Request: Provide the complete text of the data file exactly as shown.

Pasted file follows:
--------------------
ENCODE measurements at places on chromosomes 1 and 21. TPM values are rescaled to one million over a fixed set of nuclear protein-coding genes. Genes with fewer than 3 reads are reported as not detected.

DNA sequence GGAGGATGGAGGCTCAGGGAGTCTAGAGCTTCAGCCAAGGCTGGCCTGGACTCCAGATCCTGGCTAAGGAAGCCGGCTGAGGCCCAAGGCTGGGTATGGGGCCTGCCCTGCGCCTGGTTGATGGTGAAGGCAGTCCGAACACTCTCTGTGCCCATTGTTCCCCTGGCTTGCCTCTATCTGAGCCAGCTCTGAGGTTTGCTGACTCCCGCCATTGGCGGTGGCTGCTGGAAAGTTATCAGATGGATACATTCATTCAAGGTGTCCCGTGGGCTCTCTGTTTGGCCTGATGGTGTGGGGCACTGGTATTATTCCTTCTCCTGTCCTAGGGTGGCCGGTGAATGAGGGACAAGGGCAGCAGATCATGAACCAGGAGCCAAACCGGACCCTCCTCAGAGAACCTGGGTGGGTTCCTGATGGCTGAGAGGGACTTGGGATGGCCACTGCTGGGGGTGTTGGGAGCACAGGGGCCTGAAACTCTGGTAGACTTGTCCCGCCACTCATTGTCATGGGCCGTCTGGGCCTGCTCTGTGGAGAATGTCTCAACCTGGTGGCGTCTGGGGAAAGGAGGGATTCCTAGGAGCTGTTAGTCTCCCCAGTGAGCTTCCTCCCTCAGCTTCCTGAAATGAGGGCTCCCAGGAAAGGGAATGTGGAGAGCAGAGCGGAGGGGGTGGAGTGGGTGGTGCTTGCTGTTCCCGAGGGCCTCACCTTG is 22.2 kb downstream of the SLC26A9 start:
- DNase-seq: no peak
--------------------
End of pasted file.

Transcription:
ENCODE measurements at places on chromosomes 1 and 21. TPM values are rescaled to one million over a fixed set of nuclear protein-coding genes. Genes with fewer than 3 reads are reported as not detected.

DNA sequence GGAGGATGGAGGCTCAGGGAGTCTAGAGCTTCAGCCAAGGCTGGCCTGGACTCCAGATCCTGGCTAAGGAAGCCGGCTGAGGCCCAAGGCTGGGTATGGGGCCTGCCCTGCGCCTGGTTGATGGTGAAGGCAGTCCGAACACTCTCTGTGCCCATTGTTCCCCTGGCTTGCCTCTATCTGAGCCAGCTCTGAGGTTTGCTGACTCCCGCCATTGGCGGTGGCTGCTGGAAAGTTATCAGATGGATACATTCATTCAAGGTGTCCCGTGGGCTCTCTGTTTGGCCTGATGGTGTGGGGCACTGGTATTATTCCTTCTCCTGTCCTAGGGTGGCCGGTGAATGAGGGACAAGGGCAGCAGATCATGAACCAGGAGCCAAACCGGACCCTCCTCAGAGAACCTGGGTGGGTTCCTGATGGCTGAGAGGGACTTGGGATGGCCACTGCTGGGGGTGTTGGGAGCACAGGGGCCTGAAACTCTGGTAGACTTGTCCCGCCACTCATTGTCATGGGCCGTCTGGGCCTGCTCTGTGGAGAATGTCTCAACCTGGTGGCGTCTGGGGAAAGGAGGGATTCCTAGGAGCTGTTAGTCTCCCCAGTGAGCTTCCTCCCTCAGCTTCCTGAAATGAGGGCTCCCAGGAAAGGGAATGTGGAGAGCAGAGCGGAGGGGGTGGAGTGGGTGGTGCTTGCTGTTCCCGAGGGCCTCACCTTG is 22.2 kb downstream of the SLC26A9 start:
- DNase-seq: no peak